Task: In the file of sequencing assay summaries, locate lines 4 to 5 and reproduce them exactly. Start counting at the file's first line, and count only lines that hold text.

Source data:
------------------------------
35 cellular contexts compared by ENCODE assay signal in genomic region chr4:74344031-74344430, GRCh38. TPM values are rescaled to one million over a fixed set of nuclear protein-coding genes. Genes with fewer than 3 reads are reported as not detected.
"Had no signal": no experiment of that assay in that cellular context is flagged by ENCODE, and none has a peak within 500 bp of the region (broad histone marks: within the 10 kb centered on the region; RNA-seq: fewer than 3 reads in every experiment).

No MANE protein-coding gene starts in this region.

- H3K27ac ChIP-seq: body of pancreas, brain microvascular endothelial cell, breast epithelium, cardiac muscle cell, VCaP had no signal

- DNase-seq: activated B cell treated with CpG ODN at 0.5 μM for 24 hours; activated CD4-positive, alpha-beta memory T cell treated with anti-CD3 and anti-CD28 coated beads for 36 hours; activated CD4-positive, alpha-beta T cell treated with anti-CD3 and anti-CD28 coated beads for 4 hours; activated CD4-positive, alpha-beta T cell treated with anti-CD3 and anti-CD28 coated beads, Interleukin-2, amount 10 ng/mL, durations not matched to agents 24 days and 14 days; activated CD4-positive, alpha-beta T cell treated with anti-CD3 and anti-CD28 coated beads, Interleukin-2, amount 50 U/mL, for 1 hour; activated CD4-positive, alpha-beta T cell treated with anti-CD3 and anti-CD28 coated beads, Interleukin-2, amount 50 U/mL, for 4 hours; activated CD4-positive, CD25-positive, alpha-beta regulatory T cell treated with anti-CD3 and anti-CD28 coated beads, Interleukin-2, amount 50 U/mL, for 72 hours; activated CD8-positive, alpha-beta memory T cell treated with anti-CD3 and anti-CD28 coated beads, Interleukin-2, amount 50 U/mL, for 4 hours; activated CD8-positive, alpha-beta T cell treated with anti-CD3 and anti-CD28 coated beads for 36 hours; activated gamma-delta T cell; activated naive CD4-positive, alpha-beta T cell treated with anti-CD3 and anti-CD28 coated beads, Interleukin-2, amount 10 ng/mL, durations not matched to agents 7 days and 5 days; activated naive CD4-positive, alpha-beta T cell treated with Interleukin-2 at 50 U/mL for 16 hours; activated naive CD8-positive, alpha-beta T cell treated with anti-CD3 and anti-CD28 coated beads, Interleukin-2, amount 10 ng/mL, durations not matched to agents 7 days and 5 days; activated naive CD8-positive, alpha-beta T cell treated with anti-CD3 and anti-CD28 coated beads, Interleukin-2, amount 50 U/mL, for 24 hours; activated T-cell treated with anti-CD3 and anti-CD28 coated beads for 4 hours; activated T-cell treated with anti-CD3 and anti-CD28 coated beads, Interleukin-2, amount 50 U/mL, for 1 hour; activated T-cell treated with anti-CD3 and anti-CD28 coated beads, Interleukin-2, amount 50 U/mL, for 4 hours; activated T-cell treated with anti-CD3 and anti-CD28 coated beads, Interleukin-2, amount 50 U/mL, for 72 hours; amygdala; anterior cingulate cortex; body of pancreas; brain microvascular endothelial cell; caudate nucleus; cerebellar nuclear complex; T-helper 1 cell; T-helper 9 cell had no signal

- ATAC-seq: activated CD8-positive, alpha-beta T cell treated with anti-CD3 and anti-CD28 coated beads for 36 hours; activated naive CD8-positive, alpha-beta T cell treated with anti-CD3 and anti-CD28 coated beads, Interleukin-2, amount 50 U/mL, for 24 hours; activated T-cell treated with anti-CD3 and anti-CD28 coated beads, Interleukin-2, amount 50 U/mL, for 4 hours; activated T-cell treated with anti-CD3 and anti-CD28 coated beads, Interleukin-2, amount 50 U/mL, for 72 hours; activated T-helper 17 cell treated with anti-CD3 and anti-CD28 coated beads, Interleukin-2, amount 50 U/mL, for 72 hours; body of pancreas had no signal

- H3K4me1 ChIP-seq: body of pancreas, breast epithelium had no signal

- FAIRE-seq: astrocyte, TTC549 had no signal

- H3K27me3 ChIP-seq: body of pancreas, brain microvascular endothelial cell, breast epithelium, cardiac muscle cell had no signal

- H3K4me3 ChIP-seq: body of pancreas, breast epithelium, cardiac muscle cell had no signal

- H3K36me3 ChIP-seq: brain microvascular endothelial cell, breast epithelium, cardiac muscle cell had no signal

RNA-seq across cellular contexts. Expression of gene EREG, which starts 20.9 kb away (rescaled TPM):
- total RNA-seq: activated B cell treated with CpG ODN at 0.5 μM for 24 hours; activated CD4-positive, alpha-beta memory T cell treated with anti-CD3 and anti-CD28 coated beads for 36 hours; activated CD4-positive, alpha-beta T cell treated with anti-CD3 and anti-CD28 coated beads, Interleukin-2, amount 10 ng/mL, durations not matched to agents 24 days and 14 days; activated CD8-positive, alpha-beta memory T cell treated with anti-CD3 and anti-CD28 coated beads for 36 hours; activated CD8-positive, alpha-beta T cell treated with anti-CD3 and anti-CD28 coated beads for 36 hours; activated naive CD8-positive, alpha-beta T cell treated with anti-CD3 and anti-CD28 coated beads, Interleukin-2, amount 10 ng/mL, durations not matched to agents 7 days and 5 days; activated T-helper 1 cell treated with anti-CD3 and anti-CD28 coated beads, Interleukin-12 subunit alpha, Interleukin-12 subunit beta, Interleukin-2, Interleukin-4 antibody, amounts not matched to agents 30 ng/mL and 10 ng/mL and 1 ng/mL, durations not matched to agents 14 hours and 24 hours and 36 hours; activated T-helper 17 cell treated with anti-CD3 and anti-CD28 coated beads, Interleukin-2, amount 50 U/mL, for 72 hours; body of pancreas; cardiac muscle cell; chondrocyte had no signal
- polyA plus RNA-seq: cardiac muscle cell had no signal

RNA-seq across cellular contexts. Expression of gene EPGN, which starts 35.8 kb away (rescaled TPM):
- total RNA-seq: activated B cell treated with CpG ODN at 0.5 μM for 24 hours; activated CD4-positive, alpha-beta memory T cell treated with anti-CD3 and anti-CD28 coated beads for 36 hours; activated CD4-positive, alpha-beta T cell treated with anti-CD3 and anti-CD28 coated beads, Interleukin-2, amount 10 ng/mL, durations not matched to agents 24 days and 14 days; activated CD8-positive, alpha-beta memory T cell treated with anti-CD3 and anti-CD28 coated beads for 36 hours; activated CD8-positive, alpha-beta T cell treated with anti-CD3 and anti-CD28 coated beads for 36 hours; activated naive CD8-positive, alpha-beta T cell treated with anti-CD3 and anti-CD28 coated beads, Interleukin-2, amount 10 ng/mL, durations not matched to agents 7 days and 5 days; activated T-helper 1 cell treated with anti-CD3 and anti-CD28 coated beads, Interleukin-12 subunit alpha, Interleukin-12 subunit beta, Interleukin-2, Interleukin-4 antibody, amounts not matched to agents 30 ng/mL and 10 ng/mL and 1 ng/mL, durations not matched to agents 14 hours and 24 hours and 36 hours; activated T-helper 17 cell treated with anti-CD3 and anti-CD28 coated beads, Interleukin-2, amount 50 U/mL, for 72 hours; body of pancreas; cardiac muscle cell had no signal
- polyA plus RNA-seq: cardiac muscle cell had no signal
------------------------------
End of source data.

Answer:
- H3K27ac ChIP-seq: body of pancreas, brain microvascular endothelial cell, breast epithelium, cardiac muscle cell, VCaP had no signal

- DNase-seq: activated B cell treated with CpG ODN at 0.5 μM for 24 hours; activated CD4-positive, alpha-beta memory T cell treated with anti-CD3 and anti-CD28 coated beads for 36 hours; activated CD4-positive, alpha-beta T cell treated with anti-CD3 and anti-CD28 coated beads for 4 hours; activated CD4-positive, alpha-beta T cell treated with anti-CD3 and anti-CD28 coated beads, Interleukin-2, amount 10 ng/mL, durations not matched to agents 24 days and 14 days; activated CD4-positive, alpha-beta T cell treated with anti-CD3 and anti-CD28 coated beads, Interleukin-2, amount 50 U/mL, for 1 hour; activated CD4-positive, alpha-beta T cell treated with anti-CD3 and anti-CD28 coated beads, Interleukin-2, amount 50 U/mL, for 4 hours; activated CD4-positive, CD25-positive, alpha-beta regulatory T cell treated with anti-CD3 and anti-CD28 coated beads, Interleukin-2, amount 50 U/mL, for 72 hours; activated CD8-positive, alpha-beta memory T cell treated with anti-CD3 and anti-CD28 coated beads, Interleukin-2, amount 50 U/mL, for 4 hours; activated CD8-positive, alpha-beta T cell treated with anti-CD3 and anti-CD28 coated beads for 36 hours; activated gamma-delta T cell; activated naive CD4-positive, alpha-beta T cell treated with anti-CD3 and anti-CD28 coated beads, Interleukin-2, amount 10 ng/mL, durations not matched to agents 7 days and 5 days; activated naive CD4-positive, alpha-beta T cell treated with Interleukin-2 at 50 U/mL for 16 hours; activated naive CD8-positive, alpha-beta T cell treated with anti-CD3 and anti-CD28 coated beads, Interleukin-2, amount 10 ng/mL, durations not matched to agents 7 days and 5 days; activated naive CD8-positive, alpha-beta T cell treated with anti-CD3 and anti-CD28 coated beads, Interleukin-2, amount 50 U/mL, for 24 hours; activated T-cell treated with anti-CD3 and anti-CD28 coated beads for 4 hours; activated T-cell treated with anti-CD3 and anti-CD28 coated beads, Interleukin-2, amount 50 U/mL, for 1 hour; activated T-cell treated with anti-CD3 and anti-CD28 coated beads, Interleukin-2, amount 50 U/mL, for 4 hours; activated T-cell treated with anti-CD3 and anti-CD28 coated beads, Interleukin-2, amount 50 U/mL, for 72 hours; amygdala; anterior cingulate cortex; body of pancreas; brain microvascular endothelial cell; caudate nucleus; cerebellar nuclear complex; T-helper 1 cell; T-helper 9 cell had no signal